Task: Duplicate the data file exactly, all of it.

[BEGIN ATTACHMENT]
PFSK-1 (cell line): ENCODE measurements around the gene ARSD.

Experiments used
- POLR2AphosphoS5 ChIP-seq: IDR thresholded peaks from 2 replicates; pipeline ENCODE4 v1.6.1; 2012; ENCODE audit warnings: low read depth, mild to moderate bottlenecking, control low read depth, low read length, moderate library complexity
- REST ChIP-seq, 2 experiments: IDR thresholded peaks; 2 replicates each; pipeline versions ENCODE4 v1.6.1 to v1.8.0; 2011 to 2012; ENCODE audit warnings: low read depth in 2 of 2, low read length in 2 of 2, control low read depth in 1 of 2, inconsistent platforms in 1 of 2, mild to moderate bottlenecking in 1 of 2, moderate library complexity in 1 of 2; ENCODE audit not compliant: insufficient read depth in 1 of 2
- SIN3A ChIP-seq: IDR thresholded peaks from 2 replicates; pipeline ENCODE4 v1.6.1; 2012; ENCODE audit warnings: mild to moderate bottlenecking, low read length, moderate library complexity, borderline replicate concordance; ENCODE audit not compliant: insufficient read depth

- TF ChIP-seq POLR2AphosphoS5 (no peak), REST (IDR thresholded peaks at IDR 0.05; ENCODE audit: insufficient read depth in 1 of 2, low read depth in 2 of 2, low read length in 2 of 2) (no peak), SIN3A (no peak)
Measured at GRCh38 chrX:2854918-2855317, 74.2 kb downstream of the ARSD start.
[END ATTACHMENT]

PFSK-1 (cell line): ENCODE measurements around the gene ARSD.

Experiments used
- POLR2AphosphoS5 ChIP-seq: IDR thresholded peaks from 2 replicates; pipeline ENCODE4 v1.6.1; 2012; ENCODE audit warnings: low read depth, mild to moderate bottlenecking, control low read depth, low read length, moderate library complexity
- REST ChIP-seq, 2 experiments: IDR thresholded peaks; 2 replicates each; pipeline versions ENCODE4 v1.6.1 to v1.8.0; 2011 to 2012; ENCODE audit warnings: low read depth in 2 of 2, low read length in 2 of 2, control low read depth in 1 of 2, inconsistent platforms in 1 of 2, mild to moderate bottlenecking in 1 of 2, moderate library complexity in 1 of 2; ENCODE audit not compliant: insufficient read depth in 1 of 2
- SIN3A ChIP-seq: IDR thresholded peaks from 2 replicates; pipeline ENCODE4 v1.6.1; 2012; ENCODE audit warnings: mild to moderate bottlenecking, low read length, moderate library complexity, borderline replicate concordance; ENCODE audit not compliant: insufficient read depth

- TF ChIP-seq POLR2AphosphoS5 (no peak), REST (IDR thresholded peaks at IDR 0.05; ENCODE audit: insufficient read depth in 1 of 2, low read depth in 2 of 2, low read length in 2 of 2) (no peak), SIN3A (no peak)
Measured at GRCh38 chrX:2854918-2855317, 74.2 kb downstream of the ARSD start.